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Turok’s Choice, March 2002

"A remarkable series is in the making...The sheer vigor of his voice is fully evident. Within a year or two we hear the singer today still quite reasonably represented as the world's greatest tenor...Ward Marston's restorations are remarkably listenable."

Jason Serinus
Secrets of Home Theater and High Fidelity, February 2001

"One listen, and you'll understand why opera lovers pray daily for singers who approach these artists' vocal splendor and emotional rightness."

Jed Distler, December 2000

Volume 2 of Naxos' complete Caruso bridges the great tenor's last European recordings into his first American sessions for Victor. Caruso's 1904/5 New York recordings cover much of the same ground as his earlier Milan G&T sides. The later ones, however, reveal Caruso's increased poise, comfort, and control in front of the acoustic horn. What's more, the Victors are better recorded than the G&Ts. By the time Caruso recorded his first sessions with orchestra (the last five selections on the disc), the tenor had hit his stride in the studio. What more can you say about Caruso's tenderly spun M'appari (almost as good as his 1917 remake), the fluid power of Che gelida manina, or the galvanizing Di quella pira with a high B that's kept tenors honest for nearly a century?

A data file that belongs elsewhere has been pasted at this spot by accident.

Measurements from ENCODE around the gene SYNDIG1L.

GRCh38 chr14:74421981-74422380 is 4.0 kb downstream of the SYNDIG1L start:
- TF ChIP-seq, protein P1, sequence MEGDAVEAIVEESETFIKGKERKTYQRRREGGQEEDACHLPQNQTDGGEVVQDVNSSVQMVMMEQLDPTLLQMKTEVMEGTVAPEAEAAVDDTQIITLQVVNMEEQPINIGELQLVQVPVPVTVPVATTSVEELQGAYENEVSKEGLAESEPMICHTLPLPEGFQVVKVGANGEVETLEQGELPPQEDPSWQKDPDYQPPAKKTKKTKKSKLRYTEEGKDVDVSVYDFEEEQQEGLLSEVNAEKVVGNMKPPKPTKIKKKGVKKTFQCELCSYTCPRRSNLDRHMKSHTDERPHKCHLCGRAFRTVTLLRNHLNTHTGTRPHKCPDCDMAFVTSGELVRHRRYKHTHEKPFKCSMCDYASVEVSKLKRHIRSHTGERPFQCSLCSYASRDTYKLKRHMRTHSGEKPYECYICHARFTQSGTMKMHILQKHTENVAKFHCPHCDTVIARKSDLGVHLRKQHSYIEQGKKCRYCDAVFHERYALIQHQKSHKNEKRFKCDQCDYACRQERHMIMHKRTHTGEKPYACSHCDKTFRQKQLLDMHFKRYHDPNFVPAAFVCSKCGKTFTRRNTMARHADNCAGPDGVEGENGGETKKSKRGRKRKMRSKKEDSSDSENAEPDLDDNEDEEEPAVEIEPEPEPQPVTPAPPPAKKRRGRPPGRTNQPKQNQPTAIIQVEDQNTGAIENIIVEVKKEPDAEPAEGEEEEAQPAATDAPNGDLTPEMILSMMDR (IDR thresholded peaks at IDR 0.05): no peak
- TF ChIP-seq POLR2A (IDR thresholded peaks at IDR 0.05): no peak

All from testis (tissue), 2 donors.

As with Volume 1 in this series, Ward Marston's transfers of the piano items are noisier and brighter than William Moran's darker, more impactive ones for RCA's Complete Caruso edition. While I prefer Moran's transfers of the three 1903 Pathé Frères items, it's a tossup for the 1904/5 Victors. Some listeners might prefer Marston's airier equalizing of the voice; others might find Moran's mid-range emphasis to reveal more of the voice's baritonal qualities, plus a piano that sounds like a piano rather than a cimbalom. Marston's straightforward transfers of the 1906 orchestral sides retain the ambience, balance between voice and instruments, plus the upper partials of the original shellacs. By contrast, RCA's controversial computerized restorations, though superficially attractive, have always struck me as the aural equivalent to Ted Turner's colorizing black and white films. Caruso mavens need no prodding from this writer. But if you're just getting started in Caruso appreciation 101, wait for Volume 3 to appear.

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